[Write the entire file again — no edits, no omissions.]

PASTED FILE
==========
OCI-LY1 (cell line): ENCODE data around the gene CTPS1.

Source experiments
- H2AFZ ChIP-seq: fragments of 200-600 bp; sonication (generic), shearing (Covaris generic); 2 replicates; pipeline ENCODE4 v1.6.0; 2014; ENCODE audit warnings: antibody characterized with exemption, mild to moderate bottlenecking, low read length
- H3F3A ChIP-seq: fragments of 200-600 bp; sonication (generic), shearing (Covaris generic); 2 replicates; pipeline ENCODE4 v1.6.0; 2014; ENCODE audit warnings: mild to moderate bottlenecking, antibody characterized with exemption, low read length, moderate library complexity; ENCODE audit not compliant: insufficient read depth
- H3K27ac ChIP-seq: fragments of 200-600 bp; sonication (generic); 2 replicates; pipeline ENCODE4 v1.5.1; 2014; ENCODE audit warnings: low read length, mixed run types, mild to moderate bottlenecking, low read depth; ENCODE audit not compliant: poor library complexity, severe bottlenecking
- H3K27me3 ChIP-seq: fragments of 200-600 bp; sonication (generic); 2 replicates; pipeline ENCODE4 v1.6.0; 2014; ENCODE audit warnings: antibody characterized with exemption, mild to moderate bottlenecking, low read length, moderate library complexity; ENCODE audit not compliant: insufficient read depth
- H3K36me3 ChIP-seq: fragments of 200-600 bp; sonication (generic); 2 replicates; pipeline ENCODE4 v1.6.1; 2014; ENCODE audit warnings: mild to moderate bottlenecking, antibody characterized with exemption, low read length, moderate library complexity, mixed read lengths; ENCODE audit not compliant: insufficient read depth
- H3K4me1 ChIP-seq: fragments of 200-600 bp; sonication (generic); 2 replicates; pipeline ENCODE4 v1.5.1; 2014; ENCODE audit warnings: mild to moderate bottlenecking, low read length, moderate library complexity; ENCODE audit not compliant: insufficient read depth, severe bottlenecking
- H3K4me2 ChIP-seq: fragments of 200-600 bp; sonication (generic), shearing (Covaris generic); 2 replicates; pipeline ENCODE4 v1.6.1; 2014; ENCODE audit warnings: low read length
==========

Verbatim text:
OCI-LY1 (cell line): ENCODE data around the gene CTPS1.

Source experiments
- H2AFZ ChIP-seq: fragments of 200-600 bp; sonication (generic), shearing (Covaris generic); 2 replicates; pipeline ENCODE4 v1.6.0; 2014; ENCODE audit warnings: antibody characterized with exemption, mild to moderate bottlenecking, low read length
- H3F3A ChIP-seq: fragments of 200-600 bp; sonication (generic), shearing (Covaris generic); 2 replicates; pipeline ENCODE4 v1.6.0; 2014; ENCODE audit warnings: mild to moderate bottlenecking, antibody characterized with exemption, low read length, moderate library complexity; ENCODE audit not compliant: insufficient read depth
- H3K27ac ChIP-seq: fragments of 200-600 bp; sonication (generic); 2 replicates; pipeline ENCODE4 v1.5.1; 2014; ENCODE audit warnings: low read length, mixed run types, mild to moderate bottlenecking, low read depth; ENCODE audit not compliant: poor library complexity, severe bottlenecking
- H3K27me3 ChIP-seq: fragments of 200-600 bp; sonication (generic); 2 replicates; pipeline ENCODE4 v1.6.0; 2014; ENCODE audit warnings: antibody characterized with exemption, mild to moderate bottlenecking, low read length, moderate library complexity; ENCODE audit not compliant: insufficient read depth
- H3K36me3 ChIP-seq: fragments of 200-600 bp; sonication (generic); 2 replicates; pipeline ENCODE4 v1.6.1; 2014; ENCODE audit warnings: mild to moderate bottlenecking, antibody characterized with exemption, low read length, moderate library complexity, mixed read lengths; ENCODE audit not compliant: insufficient read depth
- H3K4me1 ChIP-seq: fragments of 200-600 bp; sonication (generic); 2 replicates; pipeline ENCODE4 v1.5.1; 2014; ENCODE audit warnings: mild to moderate bottlenecking, low read length, moderate library complexity; ENCODE audit not compliant: insufficient read depth, severe bottlenecking
- H3K4me2 ChIP-seq: fragments of 200-600 bp; sonication (generic), shearing (Covaris generic); 2 replicates; pipeline ENCODE4 v1.6.1; 2014; ENCODE audit warnings: low read length